- Compensation for any permanent injuries— For permanent injuries, workers are compensated based on North Carolina’s schedule of injury benefits, which lists compensation for specific injuries.
- Vocational Rehabilitation— Sometimes due to the extent of an injury, an injured employee will be unable to return to work with his or her previous employer. To assist the injured employee in returning to the workforce an employer may utilize the services of a vocational rehabilitation counselor to assist the employee in finding another job. Vocational rehabilitation is governed by §97-32.2 of the North Carolina Worker’s Compensation Act. Vocational rehabilitation must be performed by a qualified or conditional rehabilitation professional approved by the North Carolina industrial commission. Failure to cooperate with vocational rehabilitation services can result in the termination of workers’ compensation.
Employees are eligible for coverage if they are injured in an accident arising “out of the course and scope of employment,” meaning that not every injury occurring at work is covered. The injury must result from an “accident”. If an injured worker sustains a permanent injury, a doctor may assign an impairment rating to the injured body part. Compensation based on this rating is set by statute and will vary depending on the body part injured and the rating assigned by the treating physician.
Steps to Take After a Workplace Accident
After you suffer a work-related injury, the way you respond and handle what comes next can make or break your workers’ compensation claim. To make certain you are taking the right steps after a workplace accident or injury, call (704) 850-6322 to connect with Price, Petho & Anderson P.L.L.C. We have 100+ years of combined legal experience you can depend on, giving you the peace of mind you deserve for the road ahead.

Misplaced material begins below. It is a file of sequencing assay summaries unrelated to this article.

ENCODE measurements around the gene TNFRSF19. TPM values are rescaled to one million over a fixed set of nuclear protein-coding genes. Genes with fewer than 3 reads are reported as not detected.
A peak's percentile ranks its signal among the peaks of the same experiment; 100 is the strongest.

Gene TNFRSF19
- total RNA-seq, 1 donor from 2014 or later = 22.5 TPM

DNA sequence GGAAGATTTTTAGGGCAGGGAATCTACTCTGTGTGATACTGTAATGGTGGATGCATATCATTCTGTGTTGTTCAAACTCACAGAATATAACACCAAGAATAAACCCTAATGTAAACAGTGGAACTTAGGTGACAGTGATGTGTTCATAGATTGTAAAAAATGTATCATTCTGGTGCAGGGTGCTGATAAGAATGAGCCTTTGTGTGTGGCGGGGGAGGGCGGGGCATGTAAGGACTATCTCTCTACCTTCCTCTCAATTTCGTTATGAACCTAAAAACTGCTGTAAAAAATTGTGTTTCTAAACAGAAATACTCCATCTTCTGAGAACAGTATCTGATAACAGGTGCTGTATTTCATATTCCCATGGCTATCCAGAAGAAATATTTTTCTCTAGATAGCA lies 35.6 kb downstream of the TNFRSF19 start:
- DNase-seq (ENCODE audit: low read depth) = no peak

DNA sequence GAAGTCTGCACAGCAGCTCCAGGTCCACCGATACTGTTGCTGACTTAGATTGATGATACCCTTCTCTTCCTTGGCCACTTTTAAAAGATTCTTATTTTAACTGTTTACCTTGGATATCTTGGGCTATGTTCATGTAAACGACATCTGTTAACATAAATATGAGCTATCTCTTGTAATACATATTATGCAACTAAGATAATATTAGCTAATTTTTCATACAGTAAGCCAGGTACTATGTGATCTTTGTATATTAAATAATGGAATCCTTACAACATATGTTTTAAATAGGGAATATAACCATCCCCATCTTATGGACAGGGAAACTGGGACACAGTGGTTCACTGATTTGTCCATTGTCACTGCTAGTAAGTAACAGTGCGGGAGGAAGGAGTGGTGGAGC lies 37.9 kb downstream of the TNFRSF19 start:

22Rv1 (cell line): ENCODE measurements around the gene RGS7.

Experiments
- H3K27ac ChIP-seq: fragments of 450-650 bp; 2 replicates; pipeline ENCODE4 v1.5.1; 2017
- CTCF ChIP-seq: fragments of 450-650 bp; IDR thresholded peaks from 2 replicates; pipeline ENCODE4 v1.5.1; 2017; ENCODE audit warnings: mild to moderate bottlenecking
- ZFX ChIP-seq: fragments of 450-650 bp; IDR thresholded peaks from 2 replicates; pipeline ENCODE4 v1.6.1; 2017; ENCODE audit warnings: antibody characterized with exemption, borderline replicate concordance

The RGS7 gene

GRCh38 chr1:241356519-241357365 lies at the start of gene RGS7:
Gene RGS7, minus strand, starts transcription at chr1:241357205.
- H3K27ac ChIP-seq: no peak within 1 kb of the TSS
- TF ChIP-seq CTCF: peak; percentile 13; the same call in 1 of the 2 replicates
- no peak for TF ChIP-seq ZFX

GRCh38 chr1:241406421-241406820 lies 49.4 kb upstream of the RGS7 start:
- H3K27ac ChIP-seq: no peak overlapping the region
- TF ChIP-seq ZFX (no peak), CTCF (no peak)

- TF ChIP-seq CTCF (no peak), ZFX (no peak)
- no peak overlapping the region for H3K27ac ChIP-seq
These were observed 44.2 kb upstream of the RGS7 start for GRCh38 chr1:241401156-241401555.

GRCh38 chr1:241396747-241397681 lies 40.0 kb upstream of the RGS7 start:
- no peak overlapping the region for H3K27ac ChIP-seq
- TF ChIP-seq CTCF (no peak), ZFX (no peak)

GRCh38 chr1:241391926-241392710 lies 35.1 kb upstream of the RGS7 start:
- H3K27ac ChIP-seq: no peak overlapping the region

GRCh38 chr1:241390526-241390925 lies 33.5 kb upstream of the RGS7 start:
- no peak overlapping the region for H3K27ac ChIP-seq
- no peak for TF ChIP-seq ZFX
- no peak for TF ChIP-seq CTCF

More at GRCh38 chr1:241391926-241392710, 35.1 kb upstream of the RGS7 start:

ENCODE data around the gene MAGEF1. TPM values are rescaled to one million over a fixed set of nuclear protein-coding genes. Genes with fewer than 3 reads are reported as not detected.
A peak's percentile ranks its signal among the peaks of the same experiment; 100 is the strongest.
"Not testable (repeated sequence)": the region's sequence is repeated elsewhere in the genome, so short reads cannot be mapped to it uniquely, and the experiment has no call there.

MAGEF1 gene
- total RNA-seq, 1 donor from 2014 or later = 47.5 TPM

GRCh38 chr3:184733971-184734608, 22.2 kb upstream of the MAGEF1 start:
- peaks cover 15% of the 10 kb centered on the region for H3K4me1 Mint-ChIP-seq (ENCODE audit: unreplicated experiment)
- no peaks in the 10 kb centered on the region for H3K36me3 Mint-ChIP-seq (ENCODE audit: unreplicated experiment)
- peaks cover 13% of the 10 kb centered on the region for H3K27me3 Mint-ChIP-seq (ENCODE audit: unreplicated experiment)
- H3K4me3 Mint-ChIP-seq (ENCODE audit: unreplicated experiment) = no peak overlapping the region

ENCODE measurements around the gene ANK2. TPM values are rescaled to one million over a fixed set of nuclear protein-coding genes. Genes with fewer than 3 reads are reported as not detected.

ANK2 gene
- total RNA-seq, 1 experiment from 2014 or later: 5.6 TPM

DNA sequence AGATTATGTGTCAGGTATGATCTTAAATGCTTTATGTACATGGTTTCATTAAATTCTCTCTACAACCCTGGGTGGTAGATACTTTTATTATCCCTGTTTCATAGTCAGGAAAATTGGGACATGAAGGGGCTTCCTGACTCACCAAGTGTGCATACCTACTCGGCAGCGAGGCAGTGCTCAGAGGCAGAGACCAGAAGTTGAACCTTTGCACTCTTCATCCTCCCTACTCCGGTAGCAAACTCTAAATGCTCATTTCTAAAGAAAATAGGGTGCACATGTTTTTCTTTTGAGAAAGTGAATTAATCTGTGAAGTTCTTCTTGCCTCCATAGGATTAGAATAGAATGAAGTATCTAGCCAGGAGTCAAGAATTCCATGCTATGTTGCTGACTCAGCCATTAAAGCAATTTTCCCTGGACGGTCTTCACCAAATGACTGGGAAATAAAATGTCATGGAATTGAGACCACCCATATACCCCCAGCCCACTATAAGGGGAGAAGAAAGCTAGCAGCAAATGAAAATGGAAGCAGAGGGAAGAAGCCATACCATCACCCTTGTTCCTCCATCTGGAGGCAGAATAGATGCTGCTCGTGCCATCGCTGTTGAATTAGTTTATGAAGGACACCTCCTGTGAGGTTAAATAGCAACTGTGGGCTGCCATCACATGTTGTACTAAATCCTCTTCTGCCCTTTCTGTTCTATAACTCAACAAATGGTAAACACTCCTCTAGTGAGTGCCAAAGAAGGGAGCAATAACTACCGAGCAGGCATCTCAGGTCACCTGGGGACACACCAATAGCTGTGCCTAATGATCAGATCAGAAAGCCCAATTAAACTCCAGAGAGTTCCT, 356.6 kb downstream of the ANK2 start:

How to Protect Your Workers’ Compensation Claim:
- Seek medical attention as needed: First and foremost, you need to do what you can to preserve your health and wellbeing. If you suffer a serious injury while completing a work-related duty, please seek medical attention for appropriate treatment. If or when paramedics arrive, you should accept their help, even if you think you are fine. Refusing medical treatment only to suffer a worsened injury later could reduce your chances of receiving adequate workers’ compensation benefits.
- Notify your employer: You should not keep your workplace accident from your employer, boss, or supervisor. Liability is not a direct factor in workers’ compensation claims, so you should still be able to get benefits even when you know your own mistake caused your injury. There are also employment laws in place to prevent employer retaliation against you for causing or being involved in a workplace accident. On the other hand, not telling your employer as soon as possible can raise suspicions about the authenticity of your accident report, potentially causing frustrating complications or delays in your claim. North Carolina law also requires you to tell your employer no later than 30 days after your accident.